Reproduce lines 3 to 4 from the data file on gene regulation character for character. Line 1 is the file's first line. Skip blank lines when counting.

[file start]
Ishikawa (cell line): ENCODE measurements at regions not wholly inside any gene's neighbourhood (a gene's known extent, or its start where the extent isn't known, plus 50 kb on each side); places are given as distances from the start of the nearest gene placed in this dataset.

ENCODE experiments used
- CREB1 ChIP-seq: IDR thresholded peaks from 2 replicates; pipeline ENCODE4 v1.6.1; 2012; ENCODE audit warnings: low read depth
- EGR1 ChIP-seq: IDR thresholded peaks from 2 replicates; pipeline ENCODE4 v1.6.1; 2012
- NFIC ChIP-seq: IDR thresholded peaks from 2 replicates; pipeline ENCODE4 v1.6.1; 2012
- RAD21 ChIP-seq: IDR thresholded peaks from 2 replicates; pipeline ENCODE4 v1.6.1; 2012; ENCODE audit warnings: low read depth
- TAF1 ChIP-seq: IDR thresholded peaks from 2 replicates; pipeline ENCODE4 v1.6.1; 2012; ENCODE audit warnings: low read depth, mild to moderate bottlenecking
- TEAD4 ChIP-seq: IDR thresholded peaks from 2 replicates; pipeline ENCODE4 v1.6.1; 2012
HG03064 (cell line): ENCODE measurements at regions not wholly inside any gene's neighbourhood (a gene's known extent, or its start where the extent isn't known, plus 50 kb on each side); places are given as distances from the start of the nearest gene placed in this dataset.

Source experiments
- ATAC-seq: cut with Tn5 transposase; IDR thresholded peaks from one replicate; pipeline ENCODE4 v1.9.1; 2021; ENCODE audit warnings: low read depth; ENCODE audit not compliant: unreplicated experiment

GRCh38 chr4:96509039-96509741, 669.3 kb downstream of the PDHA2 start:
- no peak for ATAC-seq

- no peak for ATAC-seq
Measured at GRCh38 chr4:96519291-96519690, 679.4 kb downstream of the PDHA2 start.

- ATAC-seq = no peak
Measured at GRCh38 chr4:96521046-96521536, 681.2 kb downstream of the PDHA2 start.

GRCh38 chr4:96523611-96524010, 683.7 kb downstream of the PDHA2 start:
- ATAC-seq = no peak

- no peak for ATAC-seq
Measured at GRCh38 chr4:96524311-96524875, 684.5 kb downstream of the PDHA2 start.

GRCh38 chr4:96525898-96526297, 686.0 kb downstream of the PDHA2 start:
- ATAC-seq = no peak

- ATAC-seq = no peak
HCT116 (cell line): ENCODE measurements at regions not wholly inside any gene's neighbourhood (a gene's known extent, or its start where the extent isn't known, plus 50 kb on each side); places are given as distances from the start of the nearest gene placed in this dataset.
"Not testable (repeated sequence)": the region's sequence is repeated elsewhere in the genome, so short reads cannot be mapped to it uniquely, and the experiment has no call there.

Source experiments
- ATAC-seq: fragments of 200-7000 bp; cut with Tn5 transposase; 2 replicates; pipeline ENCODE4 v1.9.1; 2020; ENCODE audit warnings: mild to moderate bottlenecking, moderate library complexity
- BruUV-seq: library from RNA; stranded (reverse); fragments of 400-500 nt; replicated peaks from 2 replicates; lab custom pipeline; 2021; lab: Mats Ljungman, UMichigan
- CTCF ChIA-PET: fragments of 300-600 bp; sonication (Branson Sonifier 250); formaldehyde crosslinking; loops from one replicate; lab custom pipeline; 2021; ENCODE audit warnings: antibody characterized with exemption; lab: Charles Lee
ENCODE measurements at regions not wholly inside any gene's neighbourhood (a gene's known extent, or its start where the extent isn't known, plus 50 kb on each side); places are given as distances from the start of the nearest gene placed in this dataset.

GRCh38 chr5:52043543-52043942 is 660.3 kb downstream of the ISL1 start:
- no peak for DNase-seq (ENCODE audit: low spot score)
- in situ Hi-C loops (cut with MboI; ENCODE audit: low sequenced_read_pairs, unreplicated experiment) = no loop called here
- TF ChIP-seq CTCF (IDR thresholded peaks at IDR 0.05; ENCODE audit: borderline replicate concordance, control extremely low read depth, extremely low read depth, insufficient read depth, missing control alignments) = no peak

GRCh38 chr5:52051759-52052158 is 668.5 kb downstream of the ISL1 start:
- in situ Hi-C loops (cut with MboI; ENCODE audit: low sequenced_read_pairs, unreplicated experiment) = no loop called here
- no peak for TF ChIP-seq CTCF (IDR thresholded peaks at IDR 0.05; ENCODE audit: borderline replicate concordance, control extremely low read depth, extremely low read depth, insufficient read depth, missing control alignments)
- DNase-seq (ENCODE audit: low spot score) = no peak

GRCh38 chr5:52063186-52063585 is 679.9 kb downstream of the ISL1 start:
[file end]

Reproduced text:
- CREB1 ChIP-seq: IDR thresholded peaks from 2 replicates; pipeline ENCODE4 v1.6.1; 2012; ENCODE audit warnings: low read depth
- EGR1 ChIP-seq: IDR thresholded peaks from 2 replicates; pipeline ENCODE4 v1.6.1; 2012